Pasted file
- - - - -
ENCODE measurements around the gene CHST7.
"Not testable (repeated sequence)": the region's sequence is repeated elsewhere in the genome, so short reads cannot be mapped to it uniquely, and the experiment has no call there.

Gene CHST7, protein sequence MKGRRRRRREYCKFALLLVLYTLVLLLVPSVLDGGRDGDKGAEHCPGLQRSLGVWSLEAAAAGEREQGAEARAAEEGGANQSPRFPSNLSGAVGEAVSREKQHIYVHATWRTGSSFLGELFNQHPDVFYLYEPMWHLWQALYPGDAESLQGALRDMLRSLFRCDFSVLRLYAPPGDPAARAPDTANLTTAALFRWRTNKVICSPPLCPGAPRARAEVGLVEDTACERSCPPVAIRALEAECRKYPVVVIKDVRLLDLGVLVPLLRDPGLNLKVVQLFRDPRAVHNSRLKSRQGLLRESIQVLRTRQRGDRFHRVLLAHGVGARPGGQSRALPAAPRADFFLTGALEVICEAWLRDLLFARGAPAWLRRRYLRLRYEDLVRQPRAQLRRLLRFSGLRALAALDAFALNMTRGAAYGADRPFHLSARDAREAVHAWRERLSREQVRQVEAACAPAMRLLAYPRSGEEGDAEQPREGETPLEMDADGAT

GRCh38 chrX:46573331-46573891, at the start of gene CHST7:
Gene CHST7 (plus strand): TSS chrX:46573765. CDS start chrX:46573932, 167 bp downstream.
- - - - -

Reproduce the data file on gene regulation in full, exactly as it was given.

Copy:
ENCODE measurements around the gene CHST7.
"Not testable (repeated sequence)": the region's sequence is repeated elsewhere in the genome, so short reads cannot be mapped to it uniquely, and the experiment has no call there.

Gene CHST7, protein sequence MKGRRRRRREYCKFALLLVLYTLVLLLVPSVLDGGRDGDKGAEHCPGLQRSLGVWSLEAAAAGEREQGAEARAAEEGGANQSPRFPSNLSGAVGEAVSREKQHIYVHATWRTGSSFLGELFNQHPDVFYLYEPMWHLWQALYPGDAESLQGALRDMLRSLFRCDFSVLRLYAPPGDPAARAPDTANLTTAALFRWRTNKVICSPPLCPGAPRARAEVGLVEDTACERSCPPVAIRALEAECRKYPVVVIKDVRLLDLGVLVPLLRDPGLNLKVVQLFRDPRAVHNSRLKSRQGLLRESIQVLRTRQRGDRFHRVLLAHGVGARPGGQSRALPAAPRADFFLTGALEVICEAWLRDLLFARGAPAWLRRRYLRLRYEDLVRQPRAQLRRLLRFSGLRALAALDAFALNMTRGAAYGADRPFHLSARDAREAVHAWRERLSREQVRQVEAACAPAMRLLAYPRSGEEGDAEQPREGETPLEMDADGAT

GRCh38 chrX:46573331-46573891, at the start of gene CHST7:
Gene CHST7 (plus strand): TSS chrX:46573765. CDS start chrX:46573932, 167 bp downstream.